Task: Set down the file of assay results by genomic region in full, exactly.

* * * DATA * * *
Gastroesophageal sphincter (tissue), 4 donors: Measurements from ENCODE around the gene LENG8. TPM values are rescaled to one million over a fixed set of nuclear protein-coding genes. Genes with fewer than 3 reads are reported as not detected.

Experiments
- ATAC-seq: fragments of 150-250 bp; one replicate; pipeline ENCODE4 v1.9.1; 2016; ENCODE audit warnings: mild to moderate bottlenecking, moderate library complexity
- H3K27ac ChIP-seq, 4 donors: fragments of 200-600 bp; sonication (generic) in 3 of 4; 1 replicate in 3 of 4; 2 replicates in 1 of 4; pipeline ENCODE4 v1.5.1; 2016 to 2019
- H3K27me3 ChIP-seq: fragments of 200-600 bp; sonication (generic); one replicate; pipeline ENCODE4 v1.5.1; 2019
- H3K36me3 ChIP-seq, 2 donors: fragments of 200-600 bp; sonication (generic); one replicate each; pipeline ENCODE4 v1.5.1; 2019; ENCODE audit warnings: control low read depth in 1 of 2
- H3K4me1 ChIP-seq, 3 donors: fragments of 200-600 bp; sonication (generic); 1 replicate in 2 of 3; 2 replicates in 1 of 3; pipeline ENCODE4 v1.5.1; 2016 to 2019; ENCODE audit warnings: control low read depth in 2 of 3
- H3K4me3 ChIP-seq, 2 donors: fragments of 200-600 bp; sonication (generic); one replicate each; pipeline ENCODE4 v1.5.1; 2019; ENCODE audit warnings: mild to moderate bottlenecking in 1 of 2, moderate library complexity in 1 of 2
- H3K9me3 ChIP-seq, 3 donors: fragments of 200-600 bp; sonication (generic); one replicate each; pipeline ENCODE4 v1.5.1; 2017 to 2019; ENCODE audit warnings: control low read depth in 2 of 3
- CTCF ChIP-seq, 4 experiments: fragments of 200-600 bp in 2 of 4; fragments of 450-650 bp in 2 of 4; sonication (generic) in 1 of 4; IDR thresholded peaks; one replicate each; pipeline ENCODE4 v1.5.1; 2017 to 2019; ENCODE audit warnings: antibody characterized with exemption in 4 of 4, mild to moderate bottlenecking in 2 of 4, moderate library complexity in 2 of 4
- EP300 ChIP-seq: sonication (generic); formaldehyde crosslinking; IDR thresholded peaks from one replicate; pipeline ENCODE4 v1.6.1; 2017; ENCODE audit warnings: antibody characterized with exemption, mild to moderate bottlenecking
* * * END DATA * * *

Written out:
Gastroesophageal sphincter (tissue), 4 donors: Measurements from ENCODE around the gene LENG8. TPM values are rescaled to one million over a fixed set of nuclear protein-coding genes. Genes with fewer than 3 reads are reported as not detected.

Experiments
- ATAC-seq: fragments of 150-250 bp; one replicate; pipeline ENCODE4 v1.9.1; 2016; ENCODE audit warnings: mild to moderate bottlenecking, moderate library complexity
- H3K27ac ChIP-seq, 4 donors: fragments of 200-600 bp; sonication (generic) in 3 of 4; 1 replicate in 3 of 4; 2 replicates in 1 of 4; pipeline ENCODE4 v1.5.1; 2016 to 2019
- H3K27me3 ChIP-seq: fragments of 200-600 bp; sonication (generic); one replicate; pipeline ENCODE4 v1.5.1; 2019
- H3K36me3 ChIP-seq, 2 donors: fragments of 200-600 bp; sonication (generic); one replicate each; pipeline ENCODE4 v1.5.1; 2019; ENCODE audit warnings: control low read depth in 1 of 2
- H3K4me1 ChIP-seq, 3 donors: fragments of 200-600 bp; sonication (generic); 1 replicate in 2 of 3; 2 replicates in 1 of 3; pipeline ENCODE4 v1.5.1; 2016 to 2019; ENCODE audit warnings: control low read depth in 2 of 3
- H3K4me3 ChIP-seq, 2 donors: fragments of 200-600 bp; sonication (generic); one replicate each; pipeline ENCODE4 v1.5.1; 2019; ENCODE audit warnings: mild to moderate bottlenecking in 1 of 2, moderate library complexity in 1 of 2
- H3K9me3 ChIP-seq, 3 donors: fragments of 200-600 bp; sonication (generic); one replicate each; pipeline ENCODE4 v1.5.1; 2017 to 2019; ENCODE audit warnings: control low read depth in 2 of 3
- CTCF ChIP-seq, 4 experiments: fragments of 200-600 bp in 2 of 4; fragments of 450-650 bp in 2 of 4; sonication (generic) in 1 of 4; IDR thresholded peaks; one replicate each; pipeline ENCODE4 v1.5.1; 2017 to 2019; ENCODE audit warnings: antibody characterized with exemption in 4 of 4, mild to moderate bottlenecking in 2 of 4, moderate library complexity in 2 of 4
- EP300 ChIP-seq: sonication (generic); formaldehyde crosslinking; IDR thresholded peaks from one replicate; pipeline ENCODE4 v1.6.1; 2017; ENCODE audit warnings: antibody characterized with exemption, mild to moderate bottlenecking